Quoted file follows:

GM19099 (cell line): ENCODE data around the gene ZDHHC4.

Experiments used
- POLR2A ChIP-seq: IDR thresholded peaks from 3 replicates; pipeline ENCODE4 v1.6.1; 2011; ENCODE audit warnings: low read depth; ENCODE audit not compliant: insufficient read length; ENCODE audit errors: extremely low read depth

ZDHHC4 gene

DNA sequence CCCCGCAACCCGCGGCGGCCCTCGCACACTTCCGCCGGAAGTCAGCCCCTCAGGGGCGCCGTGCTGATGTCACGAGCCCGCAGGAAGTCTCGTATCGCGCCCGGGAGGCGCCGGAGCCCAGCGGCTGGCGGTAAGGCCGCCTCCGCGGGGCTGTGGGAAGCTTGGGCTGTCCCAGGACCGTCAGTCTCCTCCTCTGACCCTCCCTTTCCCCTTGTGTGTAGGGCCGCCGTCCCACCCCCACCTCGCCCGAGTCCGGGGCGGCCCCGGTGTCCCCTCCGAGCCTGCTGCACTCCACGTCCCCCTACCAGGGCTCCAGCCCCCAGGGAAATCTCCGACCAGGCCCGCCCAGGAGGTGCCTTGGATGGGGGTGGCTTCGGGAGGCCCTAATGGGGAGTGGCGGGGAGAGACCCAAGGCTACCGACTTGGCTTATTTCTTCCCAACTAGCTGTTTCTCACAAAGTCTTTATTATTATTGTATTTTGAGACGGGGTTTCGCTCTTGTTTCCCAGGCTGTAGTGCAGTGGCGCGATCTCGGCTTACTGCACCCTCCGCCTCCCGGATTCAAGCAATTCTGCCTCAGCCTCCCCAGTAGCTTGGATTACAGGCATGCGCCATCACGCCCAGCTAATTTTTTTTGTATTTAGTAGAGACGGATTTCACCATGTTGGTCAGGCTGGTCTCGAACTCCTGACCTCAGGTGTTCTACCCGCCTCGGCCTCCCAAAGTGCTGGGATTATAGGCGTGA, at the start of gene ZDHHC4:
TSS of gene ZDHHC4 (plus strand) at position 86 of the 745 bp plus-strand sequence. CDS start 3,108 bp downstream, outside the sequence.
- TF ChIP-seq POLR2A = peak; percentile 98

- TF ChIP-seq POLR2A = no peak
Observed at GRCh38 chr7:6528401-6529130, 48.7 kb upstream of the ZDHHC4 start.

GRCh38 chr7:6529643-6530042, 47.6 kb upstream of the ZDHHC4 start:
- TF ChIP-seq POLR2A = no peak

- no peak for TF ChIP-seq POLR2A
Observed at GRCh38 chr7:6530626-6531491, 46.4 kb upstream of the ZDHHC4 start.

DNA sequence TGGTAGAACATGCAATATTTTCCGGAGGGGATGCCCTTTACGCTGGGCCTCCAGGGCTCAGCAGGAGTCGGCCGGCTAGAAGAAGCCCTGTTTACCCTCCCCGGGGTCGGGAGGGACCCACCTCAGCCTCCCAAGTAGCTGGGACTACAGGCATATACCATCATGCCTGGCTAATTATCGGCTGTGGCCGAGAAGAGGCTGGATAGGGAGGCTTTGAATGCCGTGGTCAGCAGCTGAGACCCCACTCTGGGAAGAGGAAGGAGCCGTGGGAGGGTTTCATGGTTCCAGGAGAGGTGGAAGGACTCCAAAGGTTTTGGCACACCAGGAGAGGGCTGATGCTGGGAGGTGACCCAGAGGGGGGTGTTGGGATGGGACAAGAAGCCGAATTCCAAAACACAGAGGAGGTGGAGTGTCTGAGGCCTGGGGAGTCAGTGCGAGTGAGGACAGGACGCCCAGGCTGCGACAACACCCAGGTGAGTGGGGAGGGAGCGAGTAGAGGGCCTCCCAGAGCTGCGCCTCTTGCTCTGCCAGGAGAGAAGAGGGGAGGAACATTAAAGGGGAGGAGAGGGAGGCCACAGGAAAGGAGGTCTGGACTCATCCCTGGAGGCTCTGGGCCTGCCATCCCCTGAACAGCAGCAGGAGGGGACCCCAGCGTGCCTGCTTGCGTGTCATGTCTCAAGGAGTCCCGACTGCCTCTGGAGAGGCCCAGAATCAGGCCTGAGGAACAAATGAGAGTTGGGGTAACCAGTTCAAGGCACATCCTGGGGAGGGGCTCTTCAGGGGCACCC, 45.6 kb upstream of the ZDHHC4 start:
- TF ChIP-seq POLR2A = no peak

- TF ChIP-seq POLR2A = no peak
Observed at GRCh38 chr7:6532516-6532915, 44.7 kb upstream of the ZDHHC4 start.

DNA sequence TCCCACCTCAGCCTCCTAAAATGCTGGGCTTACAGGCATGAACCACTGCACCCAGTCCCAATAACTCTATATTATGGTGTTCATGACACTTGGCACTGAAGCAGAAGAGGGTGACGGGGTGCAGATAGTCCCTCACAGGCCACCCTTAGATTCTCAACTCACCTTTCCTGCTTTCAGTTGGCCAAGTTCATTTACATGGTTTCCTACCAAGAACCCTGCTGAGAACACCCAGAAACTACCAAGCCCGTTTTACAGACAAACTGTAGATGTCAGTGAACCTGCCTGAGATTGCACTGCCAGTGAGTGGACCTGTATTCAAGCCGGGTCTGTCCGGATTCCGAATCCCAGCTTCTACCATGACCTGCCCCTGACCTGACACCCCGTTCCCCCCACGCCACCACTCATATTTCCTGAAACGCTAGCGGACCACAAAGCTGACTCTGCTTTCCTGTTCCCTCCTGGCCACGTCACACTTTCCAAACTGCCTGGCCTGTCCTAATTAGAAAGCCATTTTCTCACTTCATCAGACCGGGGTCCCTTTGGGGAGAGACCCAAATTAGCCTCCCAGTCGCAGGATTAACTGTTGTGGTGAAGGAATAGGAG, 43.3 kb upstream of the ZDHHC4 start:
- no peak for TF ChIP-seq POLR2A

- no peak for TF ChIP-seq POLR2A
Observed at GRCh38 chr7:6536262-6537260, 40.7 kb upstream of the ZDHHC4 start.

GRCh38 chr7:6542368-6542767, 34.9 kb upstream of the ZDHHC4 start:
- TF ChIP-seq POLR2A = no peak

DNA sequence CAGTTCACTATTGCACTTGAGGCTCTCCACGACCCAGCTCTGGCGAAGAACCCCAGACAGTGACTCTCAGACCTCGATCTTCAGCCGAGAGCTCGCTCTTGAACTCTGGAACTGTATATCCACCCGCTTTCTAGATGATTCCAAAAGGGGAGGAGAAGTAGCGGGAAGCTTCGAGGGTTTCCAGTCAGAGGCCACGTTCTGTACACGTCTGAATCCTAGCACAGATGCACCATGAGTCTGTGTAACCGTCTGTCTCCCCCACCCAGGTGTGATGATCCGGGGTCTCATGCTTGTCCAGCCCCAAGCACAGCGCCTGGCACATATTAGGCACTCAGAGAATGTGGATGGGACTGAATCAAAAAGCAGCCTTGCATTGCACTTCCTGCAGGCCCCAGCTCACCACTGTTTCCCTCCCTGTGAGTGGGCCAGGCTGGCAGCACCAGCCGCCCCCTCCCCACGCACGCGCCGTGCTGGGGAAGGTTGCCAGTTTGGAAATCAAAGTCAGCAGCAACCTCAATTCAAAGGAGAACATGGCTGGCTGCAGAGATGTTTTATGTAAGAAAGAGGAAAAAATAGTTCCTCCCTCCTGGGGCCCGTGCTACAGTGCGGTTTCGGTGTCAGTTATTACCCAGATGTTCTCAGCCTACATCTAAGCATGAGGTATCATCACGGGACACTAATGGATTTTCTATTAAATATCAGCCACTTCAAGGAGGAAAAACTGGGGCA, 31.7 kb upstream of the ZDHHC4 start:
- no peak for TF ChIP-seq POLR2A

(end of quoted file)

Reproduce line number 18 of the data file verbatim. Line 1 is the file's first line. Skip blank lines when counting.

DNA sequence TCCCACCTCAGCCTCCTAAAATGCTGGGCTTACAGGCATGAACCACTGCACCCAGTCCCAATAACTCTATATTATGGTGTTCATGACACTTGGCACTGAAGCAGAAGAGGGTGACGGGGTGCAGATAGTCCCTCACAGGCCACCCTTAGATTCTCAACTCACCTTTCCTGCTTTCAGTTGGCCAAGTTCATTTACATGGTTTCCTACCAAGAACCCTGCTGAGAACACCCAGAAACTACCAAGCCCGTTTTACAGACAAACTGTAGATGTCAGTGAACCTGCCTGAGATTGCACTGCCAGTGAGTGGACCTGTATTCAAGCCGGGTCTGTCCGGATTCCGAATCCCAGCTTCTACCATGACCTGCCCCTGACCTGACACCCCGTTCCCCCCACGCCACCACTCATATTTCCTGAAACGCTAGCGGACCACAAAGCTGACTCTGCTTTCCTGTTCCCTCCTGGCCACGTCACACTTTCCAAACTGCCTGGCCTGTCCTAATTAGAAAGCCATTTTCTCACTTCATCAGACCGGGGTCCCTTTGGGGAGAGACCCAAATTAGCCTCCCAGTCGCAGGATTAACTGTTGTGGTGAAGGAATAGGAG, 43.3 kb upstream of the ZDHHC4 start: